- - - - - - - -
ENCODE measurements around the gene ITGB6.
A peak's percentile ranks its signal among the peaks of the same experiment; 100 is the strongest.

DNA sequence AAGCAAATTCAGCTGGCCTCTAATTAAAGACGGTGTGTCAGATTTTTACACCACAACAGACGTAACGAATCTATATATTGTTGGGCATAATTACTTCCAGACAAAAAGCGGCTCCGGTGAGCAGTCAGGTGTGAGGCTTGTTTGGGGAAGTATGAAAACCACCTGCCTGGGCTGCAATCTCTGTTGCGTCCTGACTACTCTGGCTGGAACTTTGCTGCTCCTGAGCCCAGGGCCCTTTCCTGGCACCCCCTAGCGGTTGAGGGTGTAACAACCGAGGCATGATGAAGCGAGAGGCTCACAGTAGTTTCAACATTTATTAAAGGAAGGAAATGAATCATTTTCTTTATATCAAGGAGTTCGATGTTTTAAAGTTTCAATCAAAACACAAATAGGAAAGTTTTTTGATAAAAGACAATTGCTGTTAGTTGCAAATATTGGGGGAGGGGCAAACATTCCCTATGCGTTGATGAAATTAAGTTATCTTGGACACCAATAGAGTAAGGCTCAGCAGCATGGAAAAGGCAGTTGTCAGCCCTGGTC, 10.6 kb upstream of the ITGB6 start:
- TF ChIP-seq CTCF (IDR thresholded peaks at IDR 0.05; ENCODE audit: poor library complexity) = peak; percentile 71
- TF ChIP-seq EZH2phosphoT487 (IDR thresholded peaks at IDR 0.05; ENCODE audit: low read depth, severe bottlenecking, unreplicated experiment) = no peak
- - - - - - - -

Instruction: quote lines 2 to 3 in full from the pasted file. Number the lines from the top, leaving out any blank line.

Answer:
A peak's percentile ranks its signal among the peaks of the same experiment; 100 is the strongest.

DNA sequence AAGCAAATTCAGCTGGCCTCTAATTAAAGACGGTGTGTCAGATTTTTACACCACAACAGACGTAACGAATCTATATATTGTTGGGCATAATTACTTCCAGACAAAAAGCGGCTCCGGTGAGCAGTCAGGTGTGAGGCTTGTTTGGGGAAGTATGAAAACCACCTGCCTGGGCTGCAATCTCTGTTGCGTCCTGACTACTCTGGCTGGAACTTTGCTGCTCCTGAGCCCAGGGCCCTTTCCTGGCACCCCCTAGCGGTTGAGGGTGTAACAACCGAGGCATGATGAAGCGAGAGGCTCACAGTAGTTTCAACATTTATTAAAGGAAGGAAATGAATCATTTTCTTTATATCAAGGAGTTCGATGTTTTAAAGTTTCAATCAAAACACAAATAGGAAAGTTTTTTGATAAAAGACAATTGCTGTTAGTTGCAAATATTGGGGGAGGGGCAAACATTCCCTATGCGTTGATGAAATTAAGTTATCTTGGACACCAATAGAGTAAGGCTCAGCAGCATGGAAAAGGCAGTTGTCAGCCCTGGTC, 10.6 kb upstream of the ITGB6 start: